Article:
Practical Bioinformatics the halting thought process of a working bioinformatician


The Record Separator

I teach people Perl.  And I enjoy it very much, since it makes me think about Perl from a beginner's perspective.  Imagine you didn't have the advantage of CPAN and BioPerl.  As a bioinformatician, you accumulate a lot of FASTA files, which come in the format:

>gi|5524211|gb|AAD44166.1| cytochrome b [Elephas maximus maximus]

You have to find a way to read in this file in your Perl script.  You know the usual suspects, open, filehandles, and the while(<$fh>) construction.  But the default behavior of Perl is to handle things one line at a time, leading to loops that sometimes have to deal with the results of the last iteration before doing new work.  Modules and BioPerl are widely available to just read the damn thing in, but remember, you’re a new Perl programmer.

Enter the record separator, ‘$/’  The record separator allows you to change that default line-by-line behavior to something else.  If it’s reading in line by line, that means Perl is breaking up the input by “\n” newline characters.  But it doesn’t have to be that way.  Try using this statement in your declarations:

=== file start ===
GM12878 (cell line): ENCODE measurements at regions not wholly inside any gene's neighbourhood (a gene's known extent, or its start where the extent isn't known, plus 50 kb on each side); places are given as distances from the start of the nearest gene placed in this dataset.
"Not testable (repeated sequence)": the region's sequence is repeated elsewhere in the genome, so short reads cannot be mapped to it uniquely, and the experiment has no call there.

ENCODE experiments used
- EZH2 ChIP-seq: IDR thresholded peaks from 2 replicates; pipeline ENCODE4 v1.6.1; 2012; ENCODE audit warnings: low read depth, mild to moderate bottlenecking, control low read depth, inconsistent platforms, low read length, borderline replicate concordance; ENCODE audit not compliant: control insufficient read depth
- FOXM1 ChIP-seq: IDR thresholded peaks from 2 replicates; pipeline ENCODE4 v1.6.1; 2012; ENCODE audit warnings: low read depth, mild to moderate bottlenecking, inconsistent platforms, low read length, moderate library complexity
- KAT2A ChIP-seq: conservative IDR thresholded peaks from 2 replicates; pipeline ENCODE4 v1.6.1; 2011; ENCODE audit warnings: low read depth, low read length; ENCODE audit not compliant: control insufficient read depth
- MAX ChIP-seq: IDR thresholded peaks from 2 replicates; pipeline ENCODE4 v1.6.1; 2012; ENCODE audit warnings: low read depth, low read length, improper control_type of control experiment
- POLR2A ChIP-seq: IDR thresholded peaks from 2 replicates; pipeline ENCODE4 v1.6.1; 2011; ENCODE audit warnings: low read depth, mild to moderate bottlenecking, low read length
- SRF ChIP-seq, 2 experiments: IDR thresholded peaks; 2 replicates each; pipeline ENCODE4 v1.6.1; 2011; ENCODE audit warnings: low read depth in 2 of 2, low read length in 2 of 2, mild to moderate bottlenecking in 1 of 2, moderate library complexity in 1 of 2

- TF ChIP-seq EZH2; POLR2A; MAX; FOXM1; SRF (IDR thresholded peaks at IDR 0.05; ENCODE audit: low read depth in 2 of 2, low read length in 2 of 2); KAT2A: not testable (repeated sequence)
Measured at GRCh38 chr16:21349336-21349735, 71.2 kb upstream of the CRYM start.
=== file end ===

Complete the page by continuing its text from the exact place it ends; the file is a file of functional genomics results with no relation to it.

local $/ = ‘\n>’;

Suddenly, your input is broken up into whatever’s between the > symbols, when they start a new line.  Now, instead of feeding in sequences line-by-line, you’re reading them in one sequence at a time.  You can use your Perl arsenal to handle any operations you need on the sequence, and deal with them in a simple, procedural way.

At the end of your script, everything is returned to normal.

Some words of caution: If you declare this at the beginning of your file, it changes some things you can’t see, namely the behavior of chomp.  Now, chomp will remove a leading > from your lines, so be aware of it.

Further Reading:

Filed under: Perl Leave a comment
Comments (0) Trackbacks (0)

No comments yet.

Leave a comment


No trackbacks yet.